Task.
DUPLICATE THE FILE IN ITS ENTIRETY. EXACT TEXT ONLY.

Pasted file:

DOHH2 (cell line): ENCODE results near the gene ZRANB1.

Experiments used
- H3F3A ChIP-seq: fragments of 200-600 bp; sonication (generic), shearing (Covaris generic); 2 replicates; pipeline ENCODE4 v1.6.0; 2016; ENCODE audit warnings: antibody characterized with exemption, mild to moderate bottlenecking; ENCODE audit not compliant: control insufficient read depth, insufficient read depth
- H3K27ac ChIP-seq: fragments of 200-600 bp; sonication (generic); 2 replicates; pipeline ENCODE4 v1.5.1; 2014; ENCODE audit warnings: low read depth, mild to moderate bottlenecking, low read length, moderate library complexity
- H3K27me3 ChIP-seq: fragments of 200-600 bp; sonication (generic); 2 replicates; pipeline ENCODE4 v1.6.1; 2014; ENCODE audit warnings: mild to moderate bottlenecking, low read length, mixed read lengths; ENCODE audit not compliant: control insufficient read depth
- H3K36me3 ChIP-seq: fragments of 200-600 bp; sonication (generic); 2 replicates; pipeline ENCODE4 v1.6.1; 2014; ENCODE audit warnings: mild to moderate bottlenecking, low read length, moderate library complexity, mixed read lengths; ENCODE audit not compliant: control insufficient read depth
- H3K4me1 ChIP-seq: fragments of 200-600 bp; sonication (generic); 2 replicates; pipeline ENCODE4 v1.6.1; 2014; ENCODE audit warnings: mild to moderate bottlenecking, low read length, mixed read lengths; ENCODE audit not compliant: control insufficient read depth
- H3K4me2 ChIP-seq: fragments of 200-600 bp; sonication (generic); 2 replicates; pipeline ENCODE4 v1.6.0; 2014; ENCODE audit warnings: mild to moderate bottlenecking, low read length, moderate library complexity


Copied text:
DOHH2 (cell line): ENCODE results near the gene ZRANB1.

Experiments used
- H3F3A ChIP-seq: fragments of 200-600 bp; sonication (generic), shearing (Covaris generic); 2 replicates; pipeline ENCODE4 v1.6.0; 2016; ENCODE audit warnings: antibody characterized with exemption, mild to moderate bottlenecking; ENCODE audit not compliant: control insufficient read depth, insufficient read depth
- H3K27ac ChIP-seq: fragments of 200-600 bp; sonication (generic); 2 replicates; pipeline ENCODE4 v1.5.1; 2014; ENCODE audit warnings: low read depth, mild to moderate bottlenecking, low read length, moderate library complexity
- H3K27me3 ChIP-seq: fragments of 200-600 bp; sonication (generic); 2 replicates; pipeline ENCODE4 v1.6.1; 2014; ENCODE audit warnings: mild to moderate bottlenecking, low read length, mixed read lengths; ENCODE audit not compliant: control insufficient read depth
- H3K36me3 ChIP-seq: fragments of 200-600 bp; sonication (generic); 2 replicates; pipeline ENCODE4 v1.6.1; 2014; ENCODE audit warnings: mild to moderate bottlenecking, low read length, moderate library complexity, mixed read lengths; ENCODE audit not compliant: control insufficient read depth
- H3K4me1 ChIP-seq: fragments of 200-600 bp; sonication (generic); 2 replicates; pipeline ENCODE4 v1.6.1; 2014; ENCODE audit warnings: mild to moderate bottlenecking, low read length, mixed read lengths; ENCODE audit not compliant: control insufficient read depth
- H3K4me2 ChIP-seq: fragments of 200-600 bp; sonication (generic); 2 replicates; pipeline ENCODE4 v1.6.0; 2014; ENCODE audit warnings: mild to moderate bottlenecking, low read length, moderate library complexity